The George Washington University School of Public Health did a study about health insurance fraud. Here are some interesting excerpts from the study:
In 2007, the U.S. spent nearly $2.3 trillion on health care and public and private insurers processed more than 4 billion health insurance claims. The National Health Care Anti-Fraud Association (NHCAA) has estimated that, conservatively, 3% of all health care spending—or $68 billion—is lost to health care fraud. Other estimates by government and law enforcement agencies place fraud-related losses as high as 10% of annual health care spending; at this rate, the losses in 2007 alone –over $220 billion – would have been enough to cover the uninsured.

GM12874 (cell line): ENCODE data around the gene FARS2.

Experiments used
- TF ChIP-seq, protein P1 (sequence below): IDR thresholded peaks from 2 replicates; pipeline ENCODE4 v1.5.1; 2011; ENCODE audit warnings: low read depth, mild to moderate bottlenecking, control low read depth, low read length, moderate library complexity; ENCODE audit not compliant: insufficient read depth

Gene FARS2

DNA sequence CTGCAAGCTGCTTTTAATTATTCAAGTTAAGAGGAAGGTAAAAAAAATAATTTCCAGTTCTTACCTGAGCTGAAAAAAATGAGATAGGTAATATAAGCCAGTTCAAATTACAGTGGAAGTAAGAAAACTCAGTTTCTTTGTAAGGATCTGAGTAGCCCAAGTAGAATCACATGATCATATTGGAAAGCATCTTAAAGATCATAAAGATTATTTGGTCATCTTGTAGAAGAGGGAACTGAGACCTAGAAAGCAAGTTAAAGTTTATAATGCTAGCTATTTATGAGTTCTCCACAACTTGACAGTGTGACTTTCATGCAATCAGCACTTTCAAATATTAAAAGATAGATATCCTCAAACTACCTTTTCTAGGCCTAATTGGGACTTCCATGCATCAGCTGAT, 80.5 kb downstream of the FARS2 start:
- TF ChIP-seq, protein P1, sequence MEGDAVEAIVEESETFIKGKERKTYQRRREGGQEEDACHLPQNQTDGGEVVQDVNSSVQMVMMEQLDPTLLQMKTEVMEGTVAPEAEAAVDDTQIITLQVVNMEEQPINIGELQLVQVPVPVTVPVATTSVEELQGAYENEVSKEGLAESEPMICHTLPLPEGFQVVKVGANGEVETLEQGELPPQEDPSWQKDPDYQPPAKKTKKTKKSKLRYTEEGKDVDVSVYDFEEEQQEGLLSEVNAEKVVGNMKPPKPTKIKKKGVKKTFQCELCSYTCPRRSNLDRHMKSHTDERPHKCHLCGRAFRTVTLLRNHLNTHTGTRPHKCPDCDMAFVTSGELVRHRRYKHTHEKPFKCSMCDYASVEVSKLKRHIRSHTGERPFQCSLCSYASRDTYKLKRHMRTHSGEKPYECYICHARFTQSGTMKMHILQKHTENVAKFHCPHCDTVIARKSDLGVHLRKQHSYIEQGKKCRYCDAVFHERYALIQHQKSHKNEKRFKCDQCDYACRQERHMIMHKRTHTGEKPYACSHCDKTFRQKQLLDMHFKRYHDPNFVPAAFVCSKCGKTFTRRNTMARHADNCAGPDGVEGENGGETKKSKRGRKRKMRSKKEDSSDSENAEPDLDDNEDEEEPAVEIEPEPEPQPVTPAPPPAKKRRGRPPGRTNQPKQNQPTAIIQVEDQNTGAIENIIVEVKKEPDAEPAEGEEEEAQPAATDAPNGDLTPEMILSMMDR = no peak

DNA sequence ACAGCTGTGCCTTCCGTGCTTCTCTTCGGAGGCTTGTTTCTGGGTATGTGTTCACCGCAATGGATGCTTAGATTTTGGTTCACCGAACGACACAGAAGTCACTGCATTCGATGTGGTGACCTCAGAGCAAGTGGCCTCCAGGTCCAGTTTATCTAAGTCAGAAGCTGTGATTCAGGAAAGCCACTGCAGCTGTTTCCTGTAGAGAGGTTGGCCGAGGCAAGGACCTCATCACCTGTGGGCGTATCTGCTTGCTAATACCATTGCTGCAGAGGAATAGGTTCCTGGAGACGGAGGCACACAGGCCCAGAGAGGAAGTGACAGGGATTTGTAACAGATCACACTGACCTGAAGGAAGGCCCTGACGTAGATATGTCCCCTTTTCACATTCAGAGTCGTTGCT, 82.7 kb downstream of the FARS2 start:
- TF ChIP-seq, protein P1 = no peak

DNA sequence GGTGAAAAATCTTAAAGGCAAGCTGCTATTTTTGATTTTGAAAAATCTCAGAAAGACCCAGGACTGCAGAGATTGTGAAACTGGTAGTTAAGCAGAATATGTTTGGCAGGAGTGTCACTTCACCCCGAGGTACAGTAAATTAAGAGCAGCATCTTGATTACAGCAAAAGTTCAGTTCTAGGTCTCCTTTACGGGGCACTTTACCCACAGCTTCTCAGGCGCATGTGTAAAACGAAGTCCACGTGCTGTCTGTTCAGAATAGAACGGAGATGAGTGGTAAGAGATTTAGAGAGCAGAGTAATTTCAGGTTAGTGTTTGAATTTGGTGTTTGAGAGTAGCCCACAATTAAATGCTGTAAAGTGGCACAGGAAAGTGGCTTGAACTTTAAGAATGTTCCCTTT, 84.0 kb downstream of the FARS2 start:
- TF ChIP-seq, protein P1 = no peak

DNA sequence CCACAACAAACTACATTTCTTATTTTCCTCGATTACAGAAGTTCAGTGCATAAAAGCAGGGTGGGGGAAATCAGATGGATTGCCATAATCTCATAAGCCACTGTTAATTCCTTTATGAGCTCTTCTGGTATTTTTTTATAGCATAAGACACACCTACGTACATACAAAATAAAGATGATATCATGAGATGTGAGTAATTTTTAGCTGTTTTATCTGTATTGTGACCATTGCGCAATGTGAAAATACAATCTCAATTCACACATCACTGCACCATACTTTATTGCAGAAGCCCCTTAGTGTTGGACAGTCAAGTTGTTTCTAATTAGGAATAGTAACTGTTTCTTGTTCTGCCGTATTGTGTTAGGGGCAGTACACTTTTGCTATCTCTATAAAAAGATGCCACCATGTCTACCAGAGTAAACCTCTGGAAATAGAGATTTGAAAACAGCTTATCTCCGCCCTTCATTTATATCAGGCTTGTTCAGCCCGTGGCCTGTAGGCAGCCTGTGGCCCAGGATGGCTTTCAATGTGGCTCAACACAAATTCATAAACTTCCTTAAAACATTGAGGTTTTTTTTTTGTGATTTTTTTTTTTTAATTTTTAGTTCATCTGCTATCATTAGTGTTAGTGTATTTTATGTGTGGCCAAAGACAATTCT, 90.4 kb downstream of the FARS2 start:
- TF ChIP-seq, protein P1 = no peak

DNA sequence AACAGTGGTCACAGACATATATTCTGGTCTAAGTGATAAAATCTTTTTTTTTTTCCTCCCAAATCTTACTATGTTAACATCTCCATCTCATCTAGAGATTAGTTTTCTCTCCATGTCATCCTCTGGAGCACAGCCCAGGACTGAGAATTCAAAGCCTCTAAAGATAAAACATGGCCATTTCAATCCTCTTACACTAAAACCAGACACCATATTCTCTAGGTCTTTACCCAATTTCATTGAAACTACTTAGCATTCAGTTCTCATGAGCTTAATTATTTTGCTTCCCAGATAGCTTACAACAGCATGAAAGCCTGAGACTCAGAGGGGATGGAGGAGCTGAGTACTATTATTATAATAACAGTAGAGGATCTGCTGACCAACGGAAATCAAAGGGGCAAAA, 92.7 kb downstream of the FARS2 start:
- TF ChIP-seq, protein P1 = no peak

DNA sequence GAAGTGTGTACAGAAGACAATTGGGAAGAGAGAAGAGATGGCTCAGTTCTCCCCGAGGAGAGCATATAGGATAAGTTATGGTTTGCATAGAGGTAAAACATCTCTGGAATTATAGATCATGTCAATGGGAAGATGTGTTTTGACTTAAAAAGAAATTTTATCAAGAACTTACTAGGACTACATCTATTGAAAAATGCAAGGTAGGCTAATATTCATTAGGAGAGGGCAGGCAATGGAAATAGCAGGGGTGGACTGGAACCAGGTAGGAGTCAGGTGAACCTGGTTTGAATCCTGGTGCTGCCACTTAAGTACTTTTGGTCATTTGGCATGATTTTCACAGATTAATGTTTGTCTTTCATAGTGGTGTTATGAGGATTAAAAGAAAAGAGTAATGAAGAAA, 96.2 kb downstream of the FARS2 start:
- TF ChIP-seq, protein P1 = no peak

Medicare and Medicaid may be susceptible to fraud in part because many investigative reports on victims of consumer swindles suggest that financial fraud is not uniformly distributed across all households; instead, it disproportionately targets the elderly, women, minorities, the less educated, and the poor. In other words, Medicare and Medicaid fraud may reflect the vulnerable nature of the populations that depend on the program rather than any failing on the part of either program.